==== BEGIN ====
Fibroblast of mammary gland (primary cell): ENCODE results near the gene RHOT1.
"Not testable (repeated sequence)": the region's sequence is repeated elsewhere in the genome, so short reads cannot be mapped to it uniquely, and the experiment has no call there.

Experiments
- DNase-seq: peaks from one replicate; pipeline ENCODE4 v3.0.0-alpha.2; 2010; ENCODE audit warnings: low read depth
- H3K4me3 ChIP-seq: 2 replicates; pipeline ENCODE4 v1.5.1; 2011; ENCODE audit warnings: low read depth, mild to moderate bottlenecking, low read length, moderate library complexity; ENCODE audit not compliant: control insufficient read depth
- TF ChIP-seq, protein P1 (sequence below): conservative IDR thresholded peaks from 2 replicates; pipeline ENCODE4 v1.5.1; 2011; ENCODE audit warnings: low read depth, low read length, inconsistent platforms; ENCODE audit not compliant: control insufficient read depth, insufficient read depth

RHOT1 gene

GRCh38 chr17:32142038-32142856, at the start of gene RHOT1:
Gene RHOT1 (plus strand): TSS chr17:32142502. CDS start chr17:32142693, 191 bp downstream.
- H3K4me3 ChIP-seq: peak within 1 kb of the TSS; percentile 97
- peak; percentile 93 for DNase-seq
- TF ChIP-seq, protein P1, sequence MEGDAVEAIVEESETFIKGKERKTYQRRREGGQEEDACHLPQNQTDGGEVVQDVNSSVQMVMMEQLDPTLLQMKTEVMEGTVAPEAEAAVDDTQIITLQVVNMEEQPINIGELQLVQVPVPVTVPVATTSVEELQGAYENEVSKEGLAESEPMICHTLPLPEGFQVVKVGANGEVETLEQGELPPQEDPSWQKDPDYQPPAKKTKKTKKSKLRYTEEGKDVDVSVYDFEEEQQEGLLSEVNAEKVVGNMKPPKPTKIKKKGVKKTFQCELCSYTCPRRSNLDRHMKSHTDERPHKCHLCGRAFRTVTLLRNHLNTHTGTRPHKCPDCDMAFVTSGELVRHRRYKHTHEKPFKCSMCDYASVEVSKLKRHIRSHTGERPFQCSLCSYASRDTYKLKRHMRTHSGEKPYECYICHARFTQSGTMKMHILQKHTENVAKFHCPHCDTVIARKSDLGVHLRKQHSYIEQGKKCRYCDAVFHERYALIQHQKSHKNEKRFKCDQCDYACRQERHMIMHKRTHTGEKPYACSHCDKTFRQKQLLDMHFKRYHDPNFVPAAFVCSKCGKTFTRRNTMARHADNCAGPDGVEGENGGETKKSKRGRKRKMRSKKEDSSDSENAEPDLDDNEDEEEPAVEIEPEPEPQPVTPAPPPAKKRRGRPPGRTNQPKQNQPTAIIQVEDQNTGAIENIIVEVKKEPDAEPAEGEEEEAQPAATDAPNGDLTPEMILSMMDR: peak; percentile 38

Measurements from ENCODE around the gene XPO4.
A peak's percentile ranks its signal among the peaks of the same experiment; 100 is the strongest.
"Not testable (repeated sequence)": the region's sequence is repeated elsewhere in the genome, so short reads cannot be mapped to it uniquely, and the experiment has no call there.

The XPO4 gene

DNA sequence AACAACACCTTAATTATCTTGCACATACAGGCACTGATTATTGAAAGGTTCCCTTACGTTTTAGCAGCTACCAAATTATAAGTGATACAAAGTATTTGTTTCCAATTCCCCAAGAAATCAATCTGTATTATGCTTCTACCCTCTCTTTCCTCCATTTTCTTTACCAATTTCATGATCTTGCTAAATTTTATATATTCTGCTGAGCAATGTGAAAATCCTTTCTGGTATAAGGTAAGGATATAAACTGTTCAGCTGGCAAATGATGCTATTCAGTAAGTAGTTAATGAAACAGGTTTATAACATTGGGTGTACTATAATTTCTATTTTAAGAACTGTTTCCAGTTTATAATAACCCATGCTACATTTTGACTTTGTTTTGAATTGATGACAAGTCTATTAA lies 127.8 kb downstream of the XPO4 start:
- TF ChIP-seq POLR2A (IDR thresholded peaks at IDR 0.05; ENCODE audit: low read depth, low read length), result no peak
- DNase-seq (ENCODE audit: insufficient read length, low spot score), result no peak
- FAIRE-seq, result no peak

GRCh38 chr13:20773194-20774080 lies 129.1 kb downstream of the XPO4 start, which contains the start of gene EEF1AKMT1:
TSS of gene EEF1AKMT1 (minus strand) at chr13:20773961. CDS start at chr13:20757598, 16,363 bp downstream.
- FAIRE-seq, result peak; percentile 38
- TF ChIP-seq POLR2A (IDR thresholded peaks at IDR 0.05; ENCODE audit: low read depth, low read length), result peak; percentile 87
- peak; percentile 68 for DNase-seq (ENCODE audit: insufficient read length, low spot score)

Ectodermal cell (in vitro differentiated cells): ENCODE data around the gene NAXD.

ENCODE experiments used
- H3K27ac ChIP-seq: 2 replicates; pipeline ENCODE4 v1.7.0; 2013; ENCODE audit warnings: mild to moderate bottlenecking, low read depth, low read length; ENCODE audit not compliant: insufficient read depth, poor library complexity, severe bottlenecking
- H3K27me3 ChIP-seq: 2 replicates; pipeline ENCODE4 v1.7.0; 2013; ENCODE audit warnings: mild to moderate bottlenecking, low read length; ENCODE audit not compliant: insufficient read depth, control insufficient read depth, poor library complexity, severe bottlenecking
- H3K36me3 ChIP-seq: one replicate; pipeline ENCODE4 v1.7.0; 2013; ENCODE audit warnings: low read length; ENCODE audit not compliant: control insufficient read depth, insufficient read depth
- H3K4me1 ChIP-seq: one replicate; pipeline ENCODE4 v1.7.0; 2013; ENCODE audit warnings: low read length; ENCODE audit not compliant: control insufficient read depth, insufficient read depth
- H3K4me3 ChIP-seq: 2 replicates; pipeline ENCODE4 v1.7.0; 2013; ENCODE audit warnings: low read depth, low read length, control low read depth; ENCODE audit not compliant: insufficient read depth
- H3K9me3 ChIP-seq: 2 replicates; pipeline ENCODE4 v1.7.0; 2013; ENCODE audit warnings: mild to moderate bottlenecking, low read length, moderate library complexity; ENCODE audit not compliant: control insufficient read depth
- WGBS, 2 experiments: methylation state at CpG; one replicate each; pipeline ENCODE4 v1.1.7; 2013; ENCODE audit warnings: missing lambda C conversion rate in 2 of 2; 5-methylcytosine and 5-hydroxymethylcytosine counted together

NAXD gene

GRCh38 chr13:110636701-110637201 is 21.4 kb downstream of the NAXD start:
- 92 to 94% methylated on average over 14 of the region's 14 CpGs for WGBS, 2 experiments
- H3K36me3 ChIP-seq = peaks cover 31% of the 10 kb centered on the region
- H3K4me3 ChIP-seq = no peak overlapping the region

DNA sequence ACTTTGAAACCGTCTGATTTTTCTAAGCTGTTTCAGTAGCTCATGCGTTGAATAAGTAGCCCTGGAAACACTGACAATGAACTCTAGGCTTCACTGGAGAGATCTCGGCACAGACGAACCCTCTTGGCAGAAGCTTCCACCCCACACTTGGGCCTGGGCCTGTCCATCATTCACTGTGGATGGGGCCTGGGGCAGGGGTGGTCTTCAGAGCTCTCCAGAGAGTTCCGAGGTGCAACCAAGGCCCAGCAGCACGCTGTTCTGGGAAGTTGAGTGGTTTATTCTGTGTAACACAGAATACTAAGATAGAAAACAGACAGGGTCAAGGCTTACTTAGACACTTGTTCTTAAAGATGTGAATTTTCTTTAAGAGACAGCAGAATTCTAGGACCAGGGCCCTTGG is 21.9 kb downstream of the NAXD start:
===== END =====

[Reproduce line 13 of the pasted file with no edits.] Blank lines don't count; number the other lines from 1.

Measurements from ENCODE around the gene XPO4.